Our Current Blog Articles
July 14, 2017
Top 10 Transmission Problems
To help our customers get better acquainted with their vehicles, Key Transmission and Gears offers this list of the top 10 transmission problems. Of course, we’re always on hand to diagnose and address any issues you come across. But being aware of some of these transmission symptoms can help you avoid serious problems and more expensive repairs.
- Lack of Response
Cars with automatic transmissions should immediately engage when you shift into park or drive. A hesitation is an indication of something wrong. In manual transmissions, you may notice that the engine’s RPM’s rev up but the vehicle isn’t moving at the rate that the engine sounds like it’s going. Usually, this points to a clutch needing replacement.
- Unusual Noises
Sounds are difficult to diagnose, but if the transmission causes the noises, you will hear something you’ve never noticed before. A telltale indication that the sound is coming from or caused by the transmission is if it happens during shifting.
- Leaking or Low Fluid
If your transmission is low on fluid and you don’t do anything about it, there will most certainly be problems. If you notice red liquid pooling under your vehicle when parked, there is probably a leak.
- Grinding or Shaking
Gear changes should be smooth. If you notice that the gears in a manual transmission are grinding into place when you shift, or the gears in an automatic one are shaking into place, there is probably something amiss.
- Burning Smell
A burning smell coming from your engine is never a good sign. In some cases, it can be the transmission fluid burning off. If you let it go too long, the transmission can get seriously damaged.
- Won’t Go into Gear
Sometimes it won’t go into gear at all. This could be a lack of fluid, or the computer system is malfunctioning. Check the fluid level, and you can try resetting the computer system to see if that fixes the problem.
- Check Engine Light
While the check engine light comes on for many issues, it deserves a spot on our top 10 transmission problems list. Yes, that light can point to transmission troubles, so you should never ignore it.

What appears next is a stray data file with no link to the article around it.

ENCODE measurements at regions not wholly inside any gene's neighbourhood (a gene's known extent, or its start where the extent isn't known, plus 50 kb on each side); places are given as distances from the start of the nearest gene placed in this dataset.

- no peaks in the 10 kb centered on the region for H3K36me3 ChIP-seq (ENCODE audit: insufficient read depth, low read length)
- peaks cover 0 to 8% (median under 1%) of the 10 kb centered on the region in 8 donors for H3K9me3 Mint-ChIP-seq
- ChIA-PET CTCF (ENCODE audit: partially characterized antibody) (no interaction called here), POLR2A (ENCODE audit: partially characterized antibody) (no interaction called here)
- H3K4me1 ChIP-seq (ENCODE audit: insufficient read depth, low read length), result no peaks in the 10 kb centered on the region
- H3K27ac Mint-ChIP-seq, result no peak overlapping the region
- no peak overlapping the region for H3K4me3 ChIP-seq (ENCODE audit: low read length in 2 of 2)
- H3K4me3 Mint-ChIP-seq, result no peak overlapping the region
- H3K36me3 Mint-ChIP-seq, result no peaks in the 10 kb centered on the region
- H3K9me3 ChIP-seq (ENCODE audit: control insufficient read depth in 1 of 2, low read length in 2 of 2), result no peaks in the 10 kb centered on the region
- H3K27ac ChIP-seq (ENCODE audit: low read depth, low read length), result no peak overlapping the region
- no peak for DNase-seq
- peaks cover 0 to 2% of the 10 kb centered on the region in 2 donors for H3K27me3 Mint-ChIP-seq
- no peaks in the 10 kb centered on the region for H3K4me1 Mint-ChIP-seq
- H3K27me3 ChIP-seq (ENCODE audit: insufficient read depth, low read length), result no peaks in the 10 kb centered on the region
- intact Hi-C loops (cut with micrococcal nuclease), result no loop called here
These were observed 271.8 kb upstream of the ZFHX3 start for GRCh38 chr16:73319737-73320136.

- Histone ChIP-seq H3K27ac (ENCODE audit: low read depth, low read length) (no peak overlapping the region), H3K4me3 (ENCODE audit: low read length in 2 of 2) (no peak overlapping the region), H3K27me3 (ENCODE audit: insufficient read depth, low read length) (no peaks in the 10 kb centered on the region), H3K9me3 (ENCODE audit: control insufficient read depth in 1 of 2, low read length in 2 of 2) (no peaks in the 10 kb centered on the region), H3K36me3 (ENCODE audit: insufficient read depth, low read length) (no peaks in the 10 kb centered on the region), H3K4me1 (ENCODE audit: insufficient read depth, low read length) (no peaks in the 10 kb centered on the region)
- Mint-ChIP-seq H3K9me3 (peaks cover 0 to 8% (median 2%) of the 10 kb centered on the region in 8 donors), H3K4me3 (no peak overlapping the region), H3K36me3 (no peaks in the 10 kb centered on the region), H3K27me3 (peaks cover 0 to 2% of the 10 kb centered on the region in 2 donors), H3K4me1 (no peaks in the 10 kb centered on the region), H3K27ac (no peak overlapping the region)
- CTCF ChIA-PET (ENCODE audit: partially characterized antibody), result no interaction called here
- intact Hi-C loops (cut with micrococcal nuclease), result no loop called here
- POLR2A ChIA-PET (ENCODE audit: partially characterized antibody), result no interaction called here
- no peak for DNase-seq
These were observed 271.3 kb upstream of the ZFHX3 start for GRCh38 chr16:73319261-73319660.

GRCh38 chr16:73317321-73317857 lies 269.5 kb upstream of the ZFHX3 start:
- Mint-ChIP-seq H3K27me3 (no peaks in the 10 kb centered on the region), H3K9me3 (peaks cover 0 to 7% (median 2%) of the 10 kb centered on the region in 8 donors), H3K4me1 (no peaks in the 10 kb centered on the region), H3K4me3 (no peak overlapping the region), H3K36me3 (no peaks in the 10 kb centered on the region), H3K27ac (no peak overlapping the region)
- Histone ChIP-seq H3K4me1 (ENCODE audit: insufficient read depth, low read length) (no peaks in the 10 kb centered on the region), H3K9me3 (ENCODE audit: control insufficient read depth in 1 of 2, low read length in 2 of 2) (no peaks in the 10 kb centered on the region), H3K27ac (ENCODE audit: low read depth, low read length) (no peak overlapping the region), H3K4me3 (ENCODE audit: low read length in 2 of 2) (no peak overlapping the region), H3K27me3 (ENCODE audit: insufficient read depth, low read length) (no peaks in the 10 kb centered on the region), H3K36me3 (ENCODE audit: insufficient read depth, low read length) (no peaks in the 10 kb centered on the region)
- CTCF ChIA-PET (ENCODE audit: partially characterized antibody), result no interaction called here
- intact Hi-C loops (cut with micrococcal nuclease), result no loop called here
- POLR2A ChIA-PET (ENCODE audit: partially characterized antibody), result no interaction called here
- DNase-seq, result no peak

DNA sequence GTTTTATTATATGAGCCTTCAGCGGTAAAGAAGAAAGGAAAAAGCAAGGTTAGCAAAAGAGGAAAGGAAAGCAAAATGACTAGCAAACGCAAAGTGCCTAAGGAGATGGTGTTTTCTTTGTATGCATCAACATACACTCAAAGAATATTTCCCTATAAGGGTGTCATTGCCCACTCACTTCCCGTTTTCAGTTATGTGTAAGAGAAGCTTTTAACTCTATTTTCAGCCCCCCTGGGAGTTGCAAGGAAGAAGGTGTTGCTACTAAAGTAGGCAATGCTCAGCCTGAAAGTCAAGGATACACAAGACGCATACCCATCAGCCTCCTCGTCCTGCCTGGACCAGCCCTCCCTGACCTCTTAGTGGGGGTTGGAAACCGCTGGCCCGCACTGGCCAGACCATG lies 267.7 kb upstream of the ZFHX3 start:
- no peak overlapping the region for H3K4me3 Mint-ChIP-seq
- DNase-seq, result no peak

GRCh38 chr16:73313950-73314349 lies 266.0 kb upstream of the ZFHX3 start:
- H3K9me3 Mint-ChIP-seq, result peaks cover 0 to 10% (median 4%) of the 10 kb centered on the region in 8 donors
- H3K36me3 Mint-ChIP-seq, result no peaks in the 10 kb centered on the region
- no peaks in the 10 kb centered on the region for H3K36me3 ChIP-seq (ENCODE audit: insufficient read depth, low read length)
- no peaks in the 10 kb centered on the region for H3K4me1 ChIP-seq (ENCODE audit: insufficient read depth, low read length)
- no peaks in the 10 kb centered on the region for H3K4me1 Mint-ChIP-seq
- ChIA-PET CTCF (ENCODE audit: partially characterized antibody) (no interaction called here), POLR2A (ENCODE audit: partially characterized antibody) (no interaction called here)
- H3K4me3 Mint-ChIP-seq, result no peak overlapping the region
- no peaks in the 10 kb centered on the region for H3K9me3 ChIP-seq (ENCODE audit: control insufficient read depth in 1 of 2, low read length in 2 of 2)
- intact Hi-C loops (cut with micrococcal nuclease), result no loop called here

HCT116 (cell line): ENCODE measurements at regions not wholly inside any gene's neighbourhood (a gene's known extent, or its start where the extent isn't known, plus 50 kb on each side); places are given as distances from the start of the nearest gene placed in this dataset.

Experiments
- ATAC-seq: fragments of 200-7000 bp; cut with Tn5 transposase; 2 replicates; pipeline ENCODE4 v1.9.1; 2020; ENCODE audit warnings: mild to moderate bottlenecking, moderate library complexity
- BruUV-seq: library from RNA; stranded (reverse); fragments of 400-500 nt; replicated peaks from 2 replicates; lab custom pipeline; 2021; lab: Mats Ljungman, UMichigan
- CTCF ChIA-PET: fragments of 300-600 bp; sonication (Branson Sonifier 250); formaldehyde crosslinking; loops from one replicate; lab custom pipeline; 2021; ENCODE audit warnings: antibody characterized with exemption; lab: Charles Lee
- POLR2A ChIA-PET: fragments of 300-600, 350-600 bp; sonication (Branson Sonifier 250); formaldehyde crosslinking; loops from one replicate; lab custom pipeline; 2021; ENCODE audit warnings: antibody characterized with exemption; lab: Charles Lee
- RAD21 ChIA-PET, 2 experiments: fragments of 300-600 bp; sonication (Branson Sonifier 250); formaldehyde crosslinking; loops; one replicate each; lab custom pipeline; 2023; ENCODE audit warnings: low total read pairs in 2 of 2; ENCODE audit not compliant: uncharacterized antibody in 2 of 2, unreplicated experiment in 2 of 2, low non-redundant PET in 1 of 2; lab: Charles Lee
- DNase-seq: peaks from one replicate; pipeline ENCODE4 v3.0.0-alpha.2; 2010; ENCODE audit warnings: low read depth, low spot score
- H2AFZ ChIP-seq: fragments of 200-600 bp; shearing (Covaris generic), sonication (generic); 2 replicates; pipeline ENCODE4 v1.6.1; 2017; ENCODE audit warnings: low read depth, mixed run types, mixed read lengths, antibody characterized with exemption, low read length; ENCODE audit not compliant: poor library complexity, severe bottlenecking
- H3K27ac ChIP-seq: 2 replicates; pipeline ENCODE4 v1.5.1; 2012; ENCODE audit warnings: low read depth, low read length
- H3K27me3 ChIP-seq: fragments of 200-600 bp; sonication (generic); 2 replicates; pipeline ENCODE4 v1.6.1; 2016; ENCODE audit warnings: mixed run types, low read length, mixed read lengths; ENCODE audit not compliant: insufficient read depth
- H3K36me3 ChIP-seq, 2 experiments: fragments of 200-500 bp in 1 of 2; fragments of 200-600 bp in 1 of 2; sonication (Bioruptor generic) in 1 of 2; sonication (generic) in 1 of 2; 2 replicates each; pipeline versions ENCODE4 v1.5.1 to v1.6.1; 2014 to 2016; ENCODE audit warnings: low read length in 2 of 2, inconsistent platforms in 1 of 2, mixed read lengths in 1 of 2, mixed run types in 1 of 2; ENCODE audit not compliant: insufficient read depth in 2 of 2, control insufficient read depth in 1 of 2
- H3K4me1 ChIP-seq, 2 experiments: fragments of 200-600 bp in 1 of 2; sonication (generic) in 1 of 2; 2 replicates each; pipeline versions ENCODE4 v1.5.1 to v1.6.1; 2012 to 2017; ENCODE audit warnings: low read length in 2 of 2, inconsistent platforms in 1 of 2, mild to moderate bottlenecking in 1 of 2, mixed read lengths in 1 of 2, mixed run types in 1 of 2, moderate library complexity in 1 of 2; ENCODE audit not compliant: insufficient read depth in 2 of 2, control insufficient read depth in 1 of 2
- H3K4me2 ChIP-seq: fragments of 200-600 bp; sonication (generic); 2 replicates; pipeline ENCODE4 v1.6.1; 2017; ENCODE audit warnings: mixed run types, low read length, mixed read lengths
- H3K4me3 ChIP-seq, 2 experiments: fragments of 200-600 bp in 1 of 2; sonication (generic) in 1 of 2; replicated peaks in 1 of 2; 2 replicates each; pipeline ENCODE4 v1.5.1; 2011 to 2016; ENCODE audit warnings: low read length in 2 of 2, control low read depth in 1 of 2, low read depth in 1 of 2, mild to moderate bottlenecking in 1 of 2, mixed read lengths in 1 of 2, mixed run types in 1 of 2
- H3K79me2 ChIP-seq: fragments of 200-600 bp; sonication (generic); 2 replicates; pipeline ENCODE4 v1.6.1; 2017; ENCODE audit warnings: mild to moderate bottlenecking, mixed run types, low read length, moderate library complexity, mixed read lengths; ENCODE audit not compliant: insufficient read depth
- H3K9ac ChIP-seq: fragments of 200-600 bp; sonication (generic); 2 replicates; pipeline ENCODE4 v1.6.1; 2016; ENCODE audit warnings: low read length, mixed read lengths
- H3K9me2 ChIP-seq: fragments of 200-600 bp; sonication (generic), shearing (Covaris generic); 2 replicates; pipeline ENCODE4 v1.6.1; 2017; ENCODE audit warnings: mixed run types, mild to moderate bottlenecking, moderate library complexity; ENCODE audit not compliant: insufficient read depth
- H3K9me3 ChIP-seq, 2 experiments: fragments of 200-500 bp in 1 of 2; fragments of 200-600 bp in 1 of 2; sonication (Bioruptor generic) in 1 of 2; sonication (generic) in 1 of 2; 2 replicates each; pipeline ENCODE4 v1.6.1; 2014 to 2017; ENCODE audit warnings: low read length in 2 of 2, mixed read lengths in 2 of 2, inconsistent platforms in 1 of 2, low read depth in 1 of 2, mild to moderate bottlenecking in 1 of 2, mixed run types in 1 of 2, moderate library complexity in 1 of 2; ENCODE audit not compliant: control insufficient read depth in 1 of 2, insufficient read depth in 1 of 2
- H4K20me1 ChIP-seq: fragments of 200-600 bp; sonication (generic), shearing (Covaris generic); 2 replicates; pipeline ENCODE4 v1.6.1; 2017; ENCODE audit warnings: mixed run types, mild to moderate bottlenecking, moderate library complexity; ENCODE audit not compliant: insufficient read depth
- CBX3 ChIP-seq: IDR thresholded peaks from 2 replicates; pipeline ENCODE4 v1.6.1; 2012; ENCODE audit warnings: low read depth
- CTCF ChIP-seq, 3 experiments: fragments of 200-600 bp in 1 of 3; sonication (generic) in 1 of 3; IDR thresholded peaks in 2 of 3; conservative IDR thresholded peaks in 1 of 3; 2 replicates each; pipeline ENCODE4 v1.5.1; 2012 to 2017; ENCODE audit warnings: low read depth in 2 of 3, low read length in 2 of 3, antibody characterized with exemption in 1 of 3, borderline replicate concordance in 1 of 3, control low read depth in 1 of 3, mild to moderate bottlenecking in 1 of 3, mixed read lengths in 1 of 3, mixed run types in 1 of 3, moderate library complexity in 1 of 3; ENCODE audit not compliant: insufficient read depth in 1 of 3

- Noisy in Neutral
If you notice that your transmission is noisy in neutral, it could just be that it is low on fluid. If not, get it to a mechanic soon.
- Slipping Gears
Gears should not ever slip out on their own. If that is happening, have your vehicle checked immediately as this is a severe safety issue.
- Clutch Drags
Sometimes in manual transmissions, the clutch is too loose, and the flywheel doesn’t disengage as it should when the clutch is pressed. You’ll notice this by grinding noises when you try to shift and in some cases, you may not be able to shift at all.
This is just a quick overview of the top 10 transmission problems that you can run into. If you notice any of these, or that something is out of whack with your vehicle, be sure to give us a call here at Key Transmission and Gears. Our experts can check it out and hopefully prevent a small problem from becoming a serious one.
June 26, 2017
Comparing Front and Rear Wheel Drive, AWD & 4WD, Part 2
In today’s article from Key Transmission and Gears, we’re comparing front and rear wheel drive, AWD & 4WD, Part 2. Last time we talked about front wheel and rear wheel drive to help our customers understand the differences between these two types. This article will now explain the difference between all-wheel drive and four-wheel drive.
From just the names of these two types of drives, you may be wondering what the difference is. Logically, since most vehicles consist of four wheels, all-wheel drive and 4-wheel drive kind of sound like the same thing. However, they do function differently, and each serves a slightly different purpose.
Four Wheel Drive
In the last article, we explained the purpose of a differential. If you didn’t catch it, here’s what you need to know. Any time that your wheels are not going in a totally straight line (a turn) one wheel must travel farther than the other. Therefore, the wheels should have the ability to turn at a different speed from each other. The same is also true when all 4 wheels are providing driving force. Front and back, as well as side to side, needs the capability to turn at just the right speed to move the vehicle without breaking anything on the drivetrain.
So, now that we’ve got that explanation out of the way, let’s talk about the typical four-wheel drive system. Most of the time the vehicle operates in two-wheel drive (usually the rear wheels) and the front wheels are only engaged when the four-wheel drive system is locked in.
Four-wheel drive systems are designed for use on low-traction surfaces (snow, ice, loose rock, etc.). The slippage provided by these surfaces allow for the wheels to rotate at the right speeds without breaking anything on the drivetrain. This means that if you try to use four-wheel drive on a good surface, you could possibly damage or break something on either the tires or the drive train and have to bring it to our shop for immediate car repairs.